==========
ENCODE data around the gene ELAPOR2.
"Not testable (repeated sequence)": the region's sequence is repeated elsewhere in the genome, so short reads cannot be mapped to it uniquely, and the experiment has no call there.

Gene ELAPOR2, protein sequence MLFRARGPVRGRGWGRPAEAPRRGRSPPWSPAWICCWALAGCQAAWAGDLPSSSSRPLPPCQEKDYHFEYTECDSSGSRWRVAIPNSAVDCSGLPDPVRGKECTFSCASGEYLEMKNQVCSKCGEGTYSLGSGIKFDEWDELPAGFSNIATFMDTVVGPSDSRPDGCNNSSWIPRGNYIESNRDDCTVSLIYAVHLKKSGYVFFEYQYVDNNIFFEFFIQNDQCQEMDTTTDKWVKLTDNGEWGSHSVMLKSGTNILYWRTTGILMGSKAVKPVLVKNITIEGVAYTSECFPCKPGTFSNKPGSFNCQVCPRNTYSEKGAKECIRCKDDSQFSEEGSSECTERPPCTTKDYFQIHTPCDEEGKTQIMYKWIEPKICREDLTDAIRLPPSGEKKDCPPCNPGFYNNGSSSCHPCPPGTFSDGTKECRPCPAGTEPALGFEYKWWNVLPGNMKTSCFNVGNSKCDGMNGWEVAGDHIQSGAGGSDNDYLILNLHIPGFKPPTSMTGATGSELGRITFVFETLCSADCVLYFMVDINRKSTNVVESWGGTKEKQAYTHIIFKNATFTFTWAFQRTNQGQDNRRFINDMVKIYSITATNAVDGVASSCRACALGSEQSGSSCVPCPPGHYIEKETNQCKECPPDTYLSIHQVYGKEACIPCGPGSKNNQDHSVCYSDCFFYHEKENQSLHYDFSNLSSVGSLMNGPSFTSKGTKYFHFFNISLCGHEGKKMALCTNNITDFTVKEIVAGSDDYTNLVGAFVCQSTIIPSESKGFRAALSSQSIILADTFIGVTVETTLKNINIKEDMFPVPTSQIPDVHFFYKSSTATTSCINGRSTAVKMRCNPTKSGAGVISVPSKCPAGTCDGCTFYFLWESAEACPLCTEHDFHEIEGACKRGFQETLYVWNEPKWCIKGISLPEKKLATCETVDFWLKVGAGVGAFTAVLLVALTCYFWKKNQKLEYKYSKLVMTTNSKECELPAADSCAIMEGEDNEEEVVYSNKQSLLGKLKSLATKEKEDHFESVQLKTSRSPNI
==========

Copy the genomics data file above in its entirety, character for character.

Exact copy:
ENCODE data around the gene ELAPOR2.
"Not testable (repeated sequence)": the region's sequence is repeated elsewhere in the genome, so short reads cannot be mapped to it uniquely, and the experiment has no call there.

Gene ELAPOR2, protein sequence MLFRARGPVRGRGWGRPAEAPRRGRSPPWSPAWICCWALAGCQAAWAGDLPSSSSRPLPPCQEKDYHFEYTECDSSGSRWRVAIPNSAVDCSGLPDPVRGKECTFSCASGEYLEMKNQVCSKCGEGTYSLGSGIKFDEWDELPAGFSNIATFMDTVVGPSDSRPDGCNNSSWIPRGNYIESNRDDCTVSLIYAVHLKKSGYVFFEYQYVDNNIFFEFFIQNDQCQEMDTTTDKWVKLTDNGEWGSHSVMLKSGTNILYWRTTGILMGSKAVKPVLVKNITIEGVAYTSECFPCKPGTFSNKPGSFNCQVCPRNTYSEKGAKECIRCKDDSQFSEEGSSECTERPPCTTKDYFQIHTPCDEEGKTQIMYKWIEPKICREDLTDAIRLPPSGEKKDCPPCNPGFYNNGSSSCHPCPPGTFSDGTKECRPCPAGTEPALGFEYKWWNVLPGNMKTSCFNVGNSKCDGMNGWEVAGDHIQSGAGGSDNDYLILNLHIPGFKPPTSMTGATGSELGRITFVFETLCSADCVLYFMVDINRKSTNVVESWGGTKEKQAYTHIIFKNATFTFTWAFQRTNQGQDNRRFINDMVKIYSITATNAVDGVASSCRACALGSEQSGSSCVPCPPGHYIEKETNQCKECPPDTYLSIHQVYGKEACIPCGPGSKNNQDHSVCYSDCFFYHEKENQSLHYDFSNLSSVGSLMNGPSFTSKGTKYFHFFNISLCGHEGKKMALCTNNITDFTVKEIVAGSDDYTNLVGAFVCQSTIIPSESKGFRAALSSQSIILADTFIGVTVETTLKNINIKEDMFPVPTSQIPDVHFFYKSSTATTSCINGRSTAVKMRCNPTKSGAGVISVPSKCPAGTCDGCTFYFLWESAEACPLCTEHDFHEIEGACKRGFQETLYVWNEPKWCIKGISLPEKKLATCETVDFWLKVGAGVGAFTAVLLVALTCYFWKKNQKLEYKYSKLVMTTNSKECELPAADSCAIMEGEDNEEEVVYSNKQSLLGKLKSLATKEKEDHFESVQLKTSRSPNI